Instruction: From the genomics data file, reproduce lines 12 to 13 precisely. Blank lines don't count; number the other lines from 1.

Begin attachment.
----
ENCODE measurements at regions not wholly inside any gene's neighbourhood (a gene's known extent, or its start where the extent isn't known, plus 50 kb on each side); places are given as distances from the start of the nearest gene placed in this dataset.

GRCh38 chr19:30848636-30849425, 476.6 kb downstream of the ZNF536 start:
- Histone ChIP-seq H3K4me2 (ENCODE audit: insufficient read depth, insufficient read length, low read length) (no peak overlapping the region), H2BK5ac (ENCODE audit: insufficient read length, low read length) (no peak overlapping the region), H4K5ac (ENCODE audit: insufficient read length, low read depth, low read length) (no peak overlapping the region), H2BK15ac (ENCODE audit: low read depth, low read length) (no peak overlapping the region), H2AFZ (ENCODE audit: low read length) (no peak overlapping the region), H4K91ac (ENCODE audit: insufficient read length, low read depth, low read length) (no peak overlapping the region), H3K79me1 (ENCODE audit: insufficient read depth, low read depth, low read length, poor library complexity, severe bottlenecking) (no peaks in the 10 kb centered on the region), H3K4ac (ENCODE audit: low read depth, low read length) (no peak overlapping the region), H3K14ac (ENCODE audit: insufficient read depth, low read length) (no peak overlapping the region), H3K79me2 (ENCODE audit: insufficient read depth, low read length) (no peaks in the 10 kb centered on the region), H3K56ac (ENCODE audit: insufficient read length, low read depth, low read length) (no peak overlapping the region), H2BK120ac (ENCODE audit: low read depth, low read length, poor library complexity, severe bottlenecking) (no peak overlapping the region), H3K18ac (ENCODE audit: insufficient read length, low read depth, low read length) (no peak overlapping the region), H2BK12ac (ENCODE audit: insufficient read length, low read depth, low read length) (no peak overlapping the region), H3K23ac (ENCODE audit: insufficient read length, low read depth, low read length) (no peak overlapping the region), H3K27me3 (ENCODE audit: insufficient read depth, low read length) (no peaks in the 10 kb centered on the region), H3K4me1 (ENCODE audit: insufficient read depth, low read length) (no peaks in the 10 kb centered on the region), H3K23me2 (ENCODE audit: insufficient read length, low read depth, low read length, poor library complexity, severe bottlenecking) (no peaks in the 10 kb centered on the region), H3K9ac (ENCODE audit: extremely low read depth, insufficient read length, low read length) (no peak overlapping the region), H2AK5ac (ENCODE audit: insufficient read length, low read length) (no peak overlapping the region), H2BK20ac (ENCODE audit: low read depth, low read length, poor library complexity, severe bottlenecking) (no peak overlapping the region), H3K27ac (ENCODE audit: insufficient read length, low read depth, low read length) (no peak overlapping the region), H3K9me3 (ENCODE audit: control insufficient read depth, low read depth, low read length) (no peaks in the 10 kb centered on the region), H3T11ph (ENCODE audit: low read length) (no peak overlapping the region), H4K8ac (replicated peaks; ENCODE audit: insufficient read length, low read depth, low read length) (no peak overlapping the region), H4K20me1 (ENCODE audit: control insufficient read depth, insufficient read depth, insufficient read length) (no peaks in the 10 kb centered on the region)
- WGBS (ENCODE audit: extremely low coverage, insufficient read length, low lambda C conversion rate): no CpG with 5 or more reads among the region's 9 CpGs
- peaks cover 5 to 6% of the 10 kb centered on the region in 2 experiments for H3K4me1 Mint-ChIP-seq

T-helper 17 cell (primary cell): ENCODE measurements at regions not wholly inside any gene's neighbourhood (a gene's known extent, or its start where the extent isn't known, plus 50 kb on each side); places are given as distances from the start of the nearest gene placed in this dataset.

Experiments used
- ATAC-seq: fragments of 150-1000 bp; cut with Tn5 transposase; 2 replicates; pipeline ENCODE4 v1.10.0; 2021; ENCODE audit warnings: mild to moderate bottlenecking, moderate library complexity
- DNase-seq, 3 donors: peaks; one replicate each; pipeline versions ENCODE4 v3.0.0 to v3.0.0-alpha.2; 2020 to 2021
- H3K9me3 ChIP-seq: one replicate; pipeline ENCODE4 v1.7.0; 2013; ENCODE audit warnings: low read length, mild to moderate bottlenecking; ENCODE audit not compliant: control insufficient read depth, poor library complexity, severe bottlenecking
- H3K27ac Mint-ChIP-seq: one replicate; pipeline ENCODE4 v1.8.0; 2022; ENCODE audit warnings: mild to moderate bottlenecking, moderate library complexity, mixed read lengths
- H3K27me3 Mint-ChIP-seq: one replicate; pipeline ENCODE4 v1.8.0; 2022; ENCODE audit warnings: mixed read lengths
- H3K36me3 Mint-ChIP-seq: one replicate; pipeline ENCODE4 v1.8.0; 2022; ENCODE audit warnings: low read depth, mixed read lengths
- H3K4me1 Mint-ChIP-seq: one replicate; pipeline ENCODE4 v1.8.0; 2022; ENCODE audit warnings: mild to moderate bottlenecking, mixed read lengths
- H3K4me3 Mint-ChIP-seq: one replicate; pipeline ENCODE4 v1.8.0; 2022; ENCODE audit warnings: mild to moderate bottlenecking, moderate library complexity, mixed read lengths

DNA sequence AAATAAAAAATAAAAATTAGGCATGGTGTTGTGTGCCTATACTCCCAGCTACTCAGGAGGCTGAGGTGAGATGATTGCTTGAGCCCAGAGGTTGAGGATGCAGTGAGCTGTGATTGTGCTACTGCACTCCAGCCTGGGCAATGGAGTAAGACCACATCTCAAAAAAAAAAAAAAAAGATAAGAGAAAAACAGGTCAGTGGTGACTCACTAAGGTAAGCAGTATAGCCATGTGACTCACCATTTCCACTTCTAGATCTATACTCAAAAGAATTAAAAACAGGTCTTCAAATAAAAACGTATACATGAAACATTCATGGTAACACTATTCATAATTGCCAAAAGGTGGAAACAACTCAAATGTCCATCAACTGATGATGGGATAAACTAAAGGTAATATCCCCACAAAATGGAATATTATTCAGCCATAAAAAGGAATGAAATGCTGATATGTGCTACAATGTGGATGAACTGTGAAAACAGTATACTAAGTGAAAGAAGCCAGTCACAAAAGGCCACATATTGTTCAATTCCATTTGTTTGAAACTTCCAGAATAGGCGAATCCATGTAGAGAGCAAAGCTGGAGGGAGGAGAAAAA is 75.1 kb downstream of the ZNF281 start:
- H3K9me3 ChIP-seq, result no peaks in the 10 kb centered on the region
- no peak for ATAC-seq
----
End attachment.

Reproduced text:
- H3K27me3 Mint-ChIP-seq: one replicate; pipeline ENCODE4 v1.8.0; 2022; ENCODE audit warnings: mixed read lengths
- H3K36me3 Mint-ChIP-seq: one replicate; pipeline ENCODE4 v1.8.0; 2022; ENCODE audit warnings: low read depth, mixed read lengths